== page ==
He is not used to this. He believes in forgive and forget and it is almost as soon as something happens that is not ideal with his friends, brother, family, me, etc...he would rather just say forgive and forget and go on being happy. I like to discuss and work through things so i can feel better knowing they have been resolved and then move forward....but he views the discussing piece as a conflict and doesnt like it...

January 20, 2000
2:51 pm
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JV
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Conflict - I've read your threads with a lot of interest. I too avoid conflict to the point where I don't talk about things that bother me, instead I just pretend like everything is ok, then feel resentful and angry when I don't get my way. This comes from my upbringing - no one in my family ever talks about anything. My wife sounds a lot like you - she was raised in a family that talked to each other and expressed opinions and when she feels challenged or threatened by someone else, she deals with it directly. I think your boyfriend saying that you are the one with the problem is his way of not dealing with it at all. I understand his passivity and fear of conflict - it's a codependant characteristic and it's something that is destructive. In myself, I would not tell my wife things that I thought would upset her, such as bouncing a check for example. I would feel bad for making a mistake like that, and I would feel guilty and angry about not being able to share it with her 'She'll just blame me and I'll feel worse.' etc. In the end, she would find out these things anyway and be upset at the situation, and hurt that I didn't let her know. When she first talked to me about how much this hurt her and bothered her, I didn't want to hear it either. Like your boyfriend, I have trouble standing up for myself in situations where I need to and I know that it comes from having no self esteem, and feeling like every conflict is the end of the world. I had to learn the difference between my partner having a different opinion and expressing it, and not being loved. I can be loved and not agreed with at the same time - unlike what my childhood taught me. To you, this may be obvious, but to your partner it may be a hard thing to see. I got a lot of help through Codependant's Anonymous and in counseling. Your boyfriend's unwillingness to go to counseling is a problem, and his telling you that you have the problem is passive aggressive. He is half of your partnership and half of the problem. If the only way you can get him to go to counseling is to go to 'help you', then I say try it a few times. Hearing the same thing that you have said from a counselor may be what needs. I'm guessing that since he can't handle conflict, you're telling him so and telling him how angry and unhappy it makes you also makes him feel threatened and unwilling to deal. He needs to at least be willing to own some of the problem and be willing to work on it.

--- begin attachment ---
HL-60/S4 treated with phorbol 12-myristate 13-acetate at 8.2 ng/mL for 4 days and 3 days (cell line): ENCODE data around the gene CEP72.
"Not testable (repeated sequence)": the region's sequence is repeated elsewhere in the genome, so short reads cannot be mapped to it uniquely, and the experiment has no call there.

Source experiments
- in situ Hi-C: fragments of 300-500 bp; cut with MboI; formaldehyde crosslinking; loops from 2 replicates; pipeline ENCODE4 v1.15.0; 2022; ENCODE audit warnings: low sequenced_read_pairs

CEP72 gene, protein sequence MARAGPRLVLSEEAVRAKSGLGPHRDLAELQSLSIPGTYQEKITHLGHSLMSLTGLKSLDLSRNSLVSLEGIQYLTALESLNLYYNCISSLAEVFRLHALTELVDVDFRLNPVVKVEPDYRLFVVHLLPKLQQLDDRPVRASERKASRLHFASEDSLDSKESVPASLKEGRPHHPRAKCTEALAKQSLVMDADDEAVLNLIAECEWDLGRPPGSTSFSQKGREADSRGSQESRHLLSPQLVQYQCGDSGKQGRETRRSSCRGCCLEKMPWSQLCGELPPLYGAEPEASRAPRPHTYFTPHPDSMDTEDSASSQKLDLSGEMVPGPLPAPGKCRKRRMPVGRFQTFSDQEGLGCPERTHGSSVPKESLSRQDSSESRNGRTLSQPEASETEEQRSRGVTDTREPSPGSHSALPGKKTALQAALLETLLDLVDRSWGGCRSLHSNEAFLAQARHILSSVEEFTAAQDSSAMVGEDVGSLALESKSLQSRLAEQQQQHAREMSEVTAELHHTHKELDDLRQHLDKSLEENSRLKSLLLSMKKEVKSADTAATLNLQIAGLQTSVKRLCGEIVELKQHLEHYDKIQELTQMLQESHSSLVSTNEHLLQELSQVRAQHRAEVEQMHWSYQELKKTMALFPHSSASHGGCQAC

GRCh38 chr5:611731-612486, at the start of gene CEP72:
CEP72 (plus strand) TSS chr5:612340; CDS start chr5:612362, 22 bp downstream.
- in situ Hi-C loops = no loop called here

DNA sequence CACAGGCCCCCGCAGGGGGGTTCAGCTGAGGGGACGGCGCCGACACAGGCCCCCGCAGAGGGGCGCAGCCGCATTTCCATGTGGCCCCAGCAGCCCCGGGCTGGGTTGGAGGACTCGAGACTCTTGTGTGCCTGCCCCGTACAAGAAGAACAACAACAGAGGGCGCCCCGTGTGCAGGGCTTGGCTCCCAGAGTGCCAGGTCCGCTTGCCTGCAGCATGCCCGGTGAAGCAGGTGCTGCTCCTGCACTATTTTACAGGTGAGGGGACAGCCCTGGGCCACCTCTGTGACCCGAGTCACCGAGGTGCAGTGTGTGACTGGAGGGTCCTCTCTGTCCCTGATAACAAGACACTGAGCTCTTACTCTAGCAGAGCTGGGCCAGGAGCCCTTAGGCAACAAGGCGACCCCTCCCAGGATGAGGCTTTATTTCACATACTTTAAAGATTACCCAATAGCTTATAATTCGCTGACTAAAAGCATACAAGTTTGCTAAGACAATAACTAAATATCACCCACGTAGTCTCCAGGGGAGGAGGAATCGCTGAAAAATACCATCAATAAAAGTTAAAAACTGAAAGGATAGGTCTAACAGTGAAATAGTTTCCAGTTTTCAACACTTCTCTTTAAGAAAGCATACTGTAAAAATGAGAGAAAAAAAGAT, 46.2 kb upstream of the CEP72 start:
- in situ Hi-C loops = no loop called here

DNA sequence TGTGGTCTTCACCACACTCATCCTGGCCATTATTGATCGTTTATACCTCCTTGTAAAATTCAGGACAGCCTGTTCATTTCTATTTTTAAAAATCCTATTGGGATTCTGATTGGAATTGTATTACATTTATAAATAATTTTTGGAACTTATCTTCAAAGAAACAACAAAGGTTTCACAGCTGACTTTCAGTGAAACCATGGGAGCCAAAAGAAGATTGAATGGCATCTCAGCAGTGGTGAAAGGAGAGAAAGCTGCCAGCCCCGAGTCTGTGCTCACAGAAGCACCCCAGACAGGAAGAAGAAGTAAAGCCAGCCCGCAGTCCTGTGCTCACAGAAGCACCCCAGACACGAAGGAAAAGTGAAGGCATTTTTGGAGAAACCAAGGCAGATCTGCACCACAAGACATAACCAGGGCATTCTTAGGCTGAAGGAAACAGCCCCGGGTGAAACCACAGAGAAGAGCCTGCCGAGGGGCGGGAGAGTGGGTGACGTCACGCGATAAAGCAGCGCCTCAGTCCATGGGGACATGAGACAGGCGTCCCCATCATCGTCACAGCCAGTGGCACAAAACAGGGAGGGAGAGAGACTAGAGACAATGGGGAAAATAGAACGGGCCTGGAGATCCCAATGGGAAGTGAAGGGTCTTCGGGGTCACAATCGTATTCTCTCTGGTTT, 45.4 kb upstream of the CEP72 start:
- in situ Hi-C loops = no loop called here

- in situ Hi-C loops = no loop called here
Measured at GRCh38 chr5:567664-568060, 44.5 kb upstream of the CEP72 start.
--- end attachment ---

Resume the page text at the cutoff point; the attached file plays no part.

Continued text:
January 20, 2000
2:59 pm
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conflict
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THANK YOU!!! Reading your message was such a relief...because i felt like you understood me and the situation completely. I feel like sharing your message with him. Do you think this would be hurtful or would make the situation worse? Or do you think it would help him see that this situation is not just about me having problems. He does not know that I am talking about this on an open forum like this.

Your insight is priceless.

January 20, 2000
5:44 pm
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JV